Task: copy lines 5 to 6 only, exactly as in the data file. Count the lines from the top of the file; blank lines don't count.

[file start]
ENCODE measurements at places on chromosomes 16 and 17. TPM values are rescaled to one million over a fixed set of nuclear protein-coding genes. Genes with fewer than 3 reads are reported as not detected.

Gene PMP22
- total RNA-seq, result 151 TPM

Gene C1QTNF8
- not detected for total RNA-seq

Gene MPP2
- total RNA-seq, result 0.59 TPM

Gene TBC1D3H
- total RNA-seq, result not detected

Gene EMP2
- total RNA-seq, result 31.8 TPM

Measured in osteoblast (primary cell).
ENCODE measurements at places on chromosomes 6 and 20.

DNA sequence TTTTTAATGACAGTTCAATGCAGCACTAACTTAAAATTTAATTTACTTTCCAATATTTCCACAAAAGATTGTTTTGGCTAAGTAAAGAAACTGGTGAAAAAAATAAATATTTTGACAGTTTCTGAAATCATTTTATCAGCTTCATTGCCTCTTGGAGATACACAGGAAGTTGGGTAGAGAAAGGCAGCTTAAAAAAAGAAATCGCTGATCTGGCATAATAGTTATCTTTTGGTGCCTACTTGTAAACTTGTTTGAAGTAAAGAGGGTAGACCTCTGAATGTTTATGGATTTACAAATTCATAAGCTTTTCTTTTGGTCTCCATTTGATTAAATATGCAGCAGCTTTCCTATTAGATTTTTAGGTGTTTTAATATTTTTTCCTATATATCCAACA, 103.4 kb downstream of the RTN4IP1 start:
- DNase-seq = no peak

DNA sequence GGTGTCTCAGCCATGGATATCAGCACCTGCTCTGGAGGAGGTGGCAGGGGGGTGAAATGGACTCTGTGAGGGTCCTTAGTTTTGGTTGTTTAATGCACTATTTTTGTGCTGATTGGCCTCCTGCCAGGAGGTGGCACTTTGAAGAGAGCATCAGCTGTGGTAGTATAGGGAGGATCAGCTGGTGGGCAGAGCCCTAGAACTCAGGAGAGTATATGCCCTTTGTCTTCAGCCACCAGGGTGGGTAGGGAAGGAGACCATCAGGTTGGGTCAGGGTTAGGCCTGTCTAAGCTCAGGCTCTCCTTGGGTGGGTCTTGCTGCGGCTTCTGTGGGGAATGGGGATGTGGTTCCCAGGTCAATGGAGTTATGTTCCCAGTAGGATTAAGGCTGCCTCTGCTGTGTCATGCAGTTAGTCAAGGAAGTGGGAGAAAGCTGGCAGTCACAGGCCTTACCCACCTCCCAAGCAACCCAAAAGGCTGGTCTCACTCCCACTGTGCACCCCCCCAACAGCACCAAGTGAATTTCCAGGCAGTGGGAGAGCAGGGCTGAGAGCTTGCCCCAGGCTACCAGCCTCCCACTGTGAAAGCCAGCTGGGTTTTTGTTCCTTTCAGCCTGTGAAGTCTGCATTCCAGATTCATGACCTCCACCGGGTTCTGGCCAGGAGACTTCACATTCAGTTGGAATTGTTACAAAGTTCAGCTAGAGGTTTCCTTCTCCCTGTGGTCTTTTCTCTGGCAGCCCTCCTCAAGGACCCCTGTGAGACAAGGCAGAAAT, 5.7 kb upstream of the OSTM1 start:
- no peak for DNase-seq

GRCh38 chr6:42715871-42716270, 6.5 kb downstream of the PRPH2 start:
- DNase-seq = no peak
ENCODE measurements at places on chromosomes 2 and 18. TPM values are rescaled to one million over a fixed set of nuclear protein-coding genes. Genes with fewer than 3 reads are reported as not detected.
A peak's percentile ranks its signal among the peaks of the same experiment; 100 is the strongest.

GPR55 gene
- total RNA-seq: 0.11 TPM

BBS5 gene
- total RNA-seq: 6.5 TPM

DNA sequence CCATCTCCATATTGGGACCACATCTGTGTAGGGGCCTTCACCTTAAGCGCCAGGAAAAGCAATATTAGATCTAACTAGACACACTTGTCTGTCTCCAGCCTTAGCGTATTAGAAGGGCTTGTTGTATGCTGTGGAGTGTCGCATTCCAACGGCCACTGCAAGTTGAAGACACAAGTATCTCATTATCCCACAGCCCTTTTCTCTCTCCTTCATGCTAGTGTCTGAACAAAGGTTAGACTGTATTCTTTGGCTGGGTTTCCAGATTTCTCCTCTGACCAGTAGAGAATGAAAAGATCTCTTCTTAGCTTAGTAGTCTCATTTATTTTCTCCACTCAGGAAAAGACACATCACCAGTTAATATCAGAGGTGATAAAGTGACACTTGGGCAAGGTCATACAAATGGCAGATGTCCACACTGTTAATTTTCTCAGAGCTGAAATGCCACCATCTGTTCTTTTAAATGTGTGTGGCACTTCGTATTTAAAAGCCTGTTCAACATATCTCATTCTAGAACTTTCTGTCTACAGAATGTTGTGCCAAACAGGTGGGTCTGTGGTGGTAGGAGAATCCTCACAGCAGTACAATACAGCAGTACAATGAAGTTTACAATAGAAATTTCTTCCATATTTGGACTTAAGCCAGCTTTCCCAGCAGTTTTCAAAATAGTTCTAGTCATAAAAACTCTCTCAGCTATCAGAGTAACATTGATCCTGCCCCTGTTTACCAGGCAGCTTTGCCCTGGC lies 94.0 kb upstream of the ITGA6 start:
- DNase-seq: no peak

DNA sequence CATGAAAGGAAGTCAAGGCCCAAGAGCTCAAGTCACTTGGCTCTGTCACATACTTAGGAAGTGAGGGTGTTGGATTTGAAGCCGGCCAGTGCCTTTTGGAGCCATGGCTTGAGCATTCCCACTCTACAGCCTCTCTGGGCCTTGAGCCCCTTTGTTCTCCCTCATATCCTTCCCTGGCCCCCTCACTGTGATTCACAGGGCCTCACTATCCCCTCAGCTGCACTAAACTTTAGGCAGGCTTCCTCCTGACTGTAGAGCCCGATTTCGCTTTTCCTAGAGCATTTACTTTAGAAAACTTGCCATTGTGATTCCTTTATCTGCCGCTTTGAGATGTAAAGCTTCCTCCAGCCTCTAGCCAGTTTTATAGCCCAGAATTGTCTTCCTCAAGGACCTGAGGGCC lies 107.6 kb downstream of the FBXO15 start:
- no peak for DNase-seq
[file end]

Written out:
- not detected for total RNA-seq

Gene MPP2